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The Siamese Broke...Now What???

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  • The Siamese Broke...Now What???

    You, as the ECC/MPO have dropped your crew off at a highrise fire. A standpipe operation will now begin. They have started up the stairs with their 2 1/2" rollups and solid bore nozzle.
    As you bring a supply line to the lone standpipe siamese you find it has been broken off and water is slowly pouring from the pipe inside the wall.

    How do you supply the standpipe? Will you need special fittings/tools? Is the system servicable? What precautions should be taken once the system is supplied?

  • #2
    O.K. - not having any sprinklerd buildings in our first due & very very few in our second due (doncha love being rural ??) I'll admit that my standpipe system knowledge is a bit lacking but I'll take a shot at it anyway.

    I thought that by code there was supposed to be a shut off valve between the intake (Siamese) and the rest of the system. This being the case - I'd close that valve, connect to the first floor standpipe outlet (with the help of my trusty adapter fittings box) and then pump the standpipe as before.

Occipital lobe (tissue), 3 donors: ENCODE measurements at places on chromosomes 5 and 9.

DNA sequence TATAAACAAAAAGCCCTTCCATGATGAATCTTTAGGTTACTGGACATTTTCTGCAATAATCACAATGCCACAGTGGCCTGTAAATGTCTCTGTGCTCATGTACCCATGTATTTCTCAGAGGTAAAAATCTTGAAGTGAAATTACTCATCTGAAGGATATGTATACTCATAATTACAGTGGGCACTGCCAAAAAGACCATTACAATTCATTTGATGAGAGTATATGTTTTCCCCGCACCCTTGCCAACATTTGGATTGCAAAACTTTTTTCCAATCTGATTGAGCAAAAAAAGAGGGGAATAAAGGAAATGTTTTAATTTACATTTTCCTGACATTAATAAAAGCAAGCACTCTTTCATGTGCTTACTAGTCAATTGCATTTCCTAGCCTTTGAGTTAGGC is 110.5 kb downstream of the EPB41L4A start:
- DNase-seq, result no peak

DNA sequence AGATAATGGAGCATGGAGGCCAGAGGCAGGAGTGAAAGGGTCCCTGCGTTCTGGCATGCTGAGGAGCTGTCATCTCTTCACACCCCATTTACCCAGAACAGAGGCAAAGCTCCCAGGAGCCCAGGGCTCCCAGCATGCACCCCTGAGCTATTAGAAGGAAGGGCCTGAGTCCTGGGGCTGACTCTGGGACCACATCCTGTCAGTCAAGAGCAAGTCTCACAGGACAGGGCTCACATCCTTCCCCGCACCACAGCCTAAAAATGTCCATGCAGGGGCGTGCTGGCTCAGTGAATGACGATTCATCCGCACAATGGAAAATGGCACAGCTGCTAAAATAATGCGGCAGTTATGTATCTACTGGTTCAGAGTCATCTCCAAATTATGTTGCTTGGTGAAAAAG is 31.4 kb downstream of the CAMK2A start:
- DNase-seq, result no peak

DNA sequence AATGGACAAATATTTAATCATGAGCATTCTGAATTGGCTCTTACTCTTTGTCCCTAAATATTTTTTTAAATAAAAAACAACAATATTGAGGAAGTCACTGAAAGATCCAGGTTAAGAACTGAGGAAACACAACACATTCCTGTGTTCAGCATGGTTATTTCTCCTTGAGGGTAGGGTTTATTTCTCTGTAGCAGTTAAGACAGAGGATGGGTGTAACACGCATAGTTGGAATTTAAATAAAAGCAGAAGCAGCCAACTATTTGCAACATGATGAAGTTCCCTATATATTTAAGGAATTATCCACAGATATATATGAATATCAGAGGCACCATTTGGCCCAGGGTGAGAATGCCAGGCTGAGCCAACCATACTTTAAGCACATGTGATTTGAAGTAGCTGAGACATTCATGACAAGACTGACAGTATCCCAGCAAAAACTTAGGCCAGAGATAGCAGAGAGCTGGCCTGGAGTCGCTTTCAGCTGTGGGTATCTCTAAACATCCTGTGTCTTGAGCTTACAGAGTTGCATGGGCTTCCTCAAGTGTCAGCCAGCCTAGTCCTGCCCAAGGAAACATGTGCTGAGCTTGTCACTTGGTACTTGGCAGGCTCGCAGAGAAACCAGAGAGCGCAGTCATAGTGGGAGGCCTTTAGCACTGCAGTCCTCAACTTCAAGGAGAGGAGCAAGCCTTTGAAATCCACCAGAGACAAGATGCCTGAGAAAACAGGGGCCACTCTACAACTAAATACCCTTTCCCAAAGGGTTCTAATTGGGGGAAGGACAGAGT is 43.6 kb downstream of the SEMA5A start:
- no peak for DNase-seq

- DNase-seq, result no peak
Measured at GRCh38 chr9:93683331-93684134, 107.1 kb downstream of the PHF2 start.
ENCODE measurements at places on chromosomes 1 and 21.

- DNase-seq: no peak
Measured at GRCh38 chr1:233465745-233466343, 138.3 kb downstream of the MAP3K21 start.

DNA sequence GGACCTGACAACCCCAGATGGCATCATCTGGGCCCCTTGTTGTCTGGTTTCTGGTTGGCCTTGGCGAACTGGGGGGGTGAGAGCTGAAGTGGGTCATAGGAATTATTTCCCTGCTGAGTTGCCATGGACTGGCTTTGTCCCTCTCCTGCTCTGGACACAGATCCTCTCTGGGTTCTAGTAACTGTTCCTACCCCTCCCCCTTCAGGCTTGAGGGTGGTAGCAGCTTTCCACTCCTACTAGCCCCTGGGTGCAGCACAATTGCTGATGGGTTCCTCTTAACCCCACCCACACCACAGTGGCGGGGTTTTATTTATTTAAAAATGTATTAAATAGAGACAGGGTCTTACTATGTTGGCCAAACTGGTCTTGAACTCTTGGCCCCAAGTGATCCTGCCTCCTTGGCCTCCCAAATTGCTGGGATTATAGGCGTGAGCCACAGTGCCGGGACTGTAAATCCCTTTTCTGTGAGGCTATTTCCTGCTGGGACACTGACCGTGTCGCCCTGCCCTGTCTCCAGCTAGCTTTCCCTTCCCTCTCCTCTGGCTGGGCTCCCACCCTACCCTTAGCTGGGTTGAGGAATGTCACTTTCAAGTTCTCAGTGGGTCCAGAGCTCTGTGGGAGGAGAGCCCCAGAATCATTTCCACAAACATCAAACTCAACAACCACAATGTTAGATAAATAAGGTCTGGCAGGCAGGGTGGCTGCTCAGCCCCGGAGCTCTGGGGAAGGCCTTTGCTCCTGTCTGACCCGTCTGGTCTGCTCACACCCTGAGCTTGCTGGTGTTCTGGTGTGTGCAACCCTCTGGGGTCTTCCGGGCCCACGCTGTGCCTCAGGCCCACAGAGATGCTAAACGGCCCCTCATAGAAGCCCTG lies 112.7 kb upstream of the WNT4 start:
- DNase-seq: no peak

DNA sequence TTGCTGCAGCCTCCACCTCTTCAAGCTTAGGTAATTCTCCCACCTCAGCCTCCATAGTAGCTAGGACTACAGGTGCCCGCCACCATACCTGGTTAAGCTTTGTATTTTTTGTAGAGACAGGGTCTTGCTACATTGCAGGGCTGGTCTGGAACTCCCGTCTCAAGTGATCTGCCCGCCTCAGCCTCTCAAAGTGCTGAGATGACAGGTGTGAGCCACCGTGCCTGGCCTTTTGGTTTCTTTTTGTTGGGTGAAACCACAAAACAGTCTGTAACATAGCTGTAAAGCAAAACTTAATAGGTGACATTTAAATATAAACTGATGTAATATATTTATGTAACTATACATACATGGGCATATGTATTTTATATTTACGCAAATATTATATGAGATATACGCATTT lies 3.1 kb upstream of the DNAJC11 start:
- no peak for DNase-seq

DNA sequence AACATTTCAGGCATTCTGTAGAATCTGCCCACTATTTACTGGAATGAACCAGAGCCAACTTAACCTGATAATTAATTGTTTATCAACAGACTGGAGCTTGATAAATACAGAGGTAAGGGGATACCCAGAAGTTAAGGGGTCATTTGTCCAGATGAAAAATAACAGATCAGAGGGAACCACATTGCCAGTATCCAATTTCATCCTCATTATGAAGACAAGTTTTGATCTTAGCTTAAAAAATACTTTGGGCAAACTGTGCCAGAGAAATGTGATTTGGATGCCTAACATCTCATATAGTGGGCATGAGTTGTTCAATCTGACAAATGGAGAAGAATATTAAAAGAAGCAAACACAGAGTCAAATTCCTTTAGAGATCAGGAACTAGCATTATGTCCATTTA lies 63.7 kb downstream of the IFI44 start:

O.K. folks - let the education begin - whad I do wrong ??

    Addendum - I would most likely station someone at the afore mentioned shut off valve so it is not inadvertently opened and begin dumping water to the exterior and causing a loss of flow to the hose team
    Last edited by N2DFire; 06-13-2003, 12:28 PM.
    Take Care - Stay Safe - God Bless
    Stephen
    FF/Paramedic
    Instructor

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    • #3
      I agree with N2D's assessment. If there was no valve, have one of the aerials set up an "exterior" standpipe connection by running a supply line up the aerial and tie the highrise packs into that. Of course, Artie didn't tell us what floor the fire was on.... how evil!
      ‎"The education of a firefighter and the continued education of a firefighter is what makes "real" firefighters. Continuous skill development is the core of progressive firefighting. We learn by doing and doing it again and again, both on the training ground and the fireground."
      Lt. Ray McCormack, FDNY

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      • #4
        Shot in the dark, but if the pipes smsll enough-
        Im gonna hack away enough wall to acess it- then
        drag out the old Elkhart hose jacket and clamp it.
        That failing ---- I would take my smooth bore tip
        drive it in the pipe--- reattach the shutoff bail
        and lash it on best I could. I would assign someone
        to monitor it. Risky--- but---Now if you had a ariel
        Gonzos on the right track.
        ?

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        • #5
          I would assume that the fire is above the first floor since you not useing regualr handlines from the trucks and have resorted to hi-rise packs.